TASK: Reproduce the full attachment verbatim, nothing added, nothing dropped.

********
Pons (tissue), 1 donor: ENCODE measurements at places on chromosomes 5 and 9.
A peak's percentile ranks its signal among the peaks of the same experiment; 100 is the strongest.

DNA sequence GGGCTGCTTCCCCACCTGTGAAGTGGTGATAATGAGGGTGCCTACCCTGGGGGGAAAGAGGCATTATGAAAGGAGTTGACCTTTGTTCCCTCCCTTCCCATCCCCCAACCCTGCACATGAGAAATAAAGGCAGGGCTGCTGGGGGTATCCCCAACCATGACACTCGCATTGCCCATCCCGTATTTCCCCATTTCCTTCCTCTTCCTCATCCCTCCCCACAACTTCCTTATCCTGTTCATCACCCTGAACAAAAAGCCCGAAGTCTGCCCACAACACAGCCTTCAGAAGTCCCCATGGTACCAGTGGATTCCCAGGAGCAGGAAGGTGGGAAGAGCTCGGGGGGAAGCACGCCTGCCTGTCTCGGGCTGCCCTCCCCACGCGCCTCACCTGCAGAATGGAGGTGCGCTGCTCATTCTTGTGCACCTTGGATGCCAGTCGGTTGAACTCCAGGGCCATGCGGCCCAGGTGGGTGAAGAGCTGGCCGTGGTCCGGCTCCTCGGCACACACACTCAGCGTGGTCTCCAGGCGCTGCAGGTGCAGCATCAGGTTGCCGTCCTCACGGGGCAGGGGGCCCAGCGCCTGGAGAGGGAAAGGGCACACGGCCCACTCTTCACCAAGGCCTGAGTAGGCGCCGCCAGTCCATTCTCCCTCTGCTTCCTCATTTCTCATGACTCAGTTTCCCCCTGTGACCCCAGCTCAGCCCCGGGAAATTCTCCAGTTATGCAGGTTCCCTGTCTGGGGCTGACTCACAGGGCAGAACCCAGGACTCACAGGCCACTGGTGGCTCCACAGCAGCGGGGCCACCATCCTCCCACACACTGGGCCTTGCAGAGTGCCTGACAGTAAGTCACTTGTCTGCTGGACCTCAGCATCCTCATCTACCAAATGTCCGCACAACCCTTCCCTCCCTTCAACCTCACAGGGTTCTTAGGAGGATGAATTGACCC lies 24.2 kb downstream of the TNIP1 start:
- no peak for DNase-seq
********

Pons (tissue), 1 donor: ENCODE measurements at places on chromosomes 5 and 9.
A peak's percentile ranks its signal among the peaks of the same experiment; 100 is the strongest.

DNA sequence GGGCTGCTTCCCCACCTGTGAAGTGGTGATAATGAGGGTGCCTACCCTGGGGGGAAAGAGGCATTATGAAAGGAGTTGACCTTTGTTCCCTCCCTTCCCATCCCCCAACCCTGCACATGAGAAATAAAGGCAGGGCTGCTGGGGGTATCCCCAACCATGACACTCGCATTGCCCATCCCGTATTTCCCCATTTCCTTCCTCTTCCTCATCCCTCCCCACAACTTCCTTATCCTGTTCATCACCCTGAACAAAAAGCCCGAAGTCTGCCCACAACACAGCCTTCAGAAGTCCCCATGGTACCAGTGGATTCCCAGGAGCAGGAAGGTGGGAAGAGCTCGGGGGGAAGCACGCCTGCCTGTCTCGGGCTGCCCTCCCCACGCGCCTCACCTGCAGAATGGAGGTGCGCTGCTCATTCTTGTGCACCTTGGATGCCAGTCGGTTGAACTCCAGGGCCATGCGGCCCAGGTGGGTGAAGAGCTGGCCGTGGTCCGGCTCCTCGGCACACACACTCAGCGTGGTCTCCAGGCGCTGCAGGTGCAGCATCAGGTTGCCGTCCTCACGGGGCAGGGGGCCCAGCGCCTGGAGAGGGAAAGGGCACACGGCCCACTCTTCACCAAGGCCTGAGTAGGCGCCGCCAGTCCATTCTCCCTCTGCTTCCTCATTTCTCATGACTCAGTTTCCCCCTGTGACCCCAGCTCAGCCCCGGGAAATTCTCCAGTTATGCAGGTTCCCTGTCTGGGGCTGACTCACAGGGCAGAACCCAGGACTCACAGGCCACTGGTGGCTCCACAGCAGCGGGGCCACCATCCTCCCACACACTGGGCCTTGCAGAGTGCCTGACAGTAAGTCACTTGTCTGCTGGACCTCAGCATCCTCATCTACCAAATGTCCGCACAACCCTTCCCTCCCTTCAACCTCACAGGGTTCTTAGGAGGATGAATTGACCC lies 24.2 kb downstream of the TNIP1 start:
- no peak for DNase-seq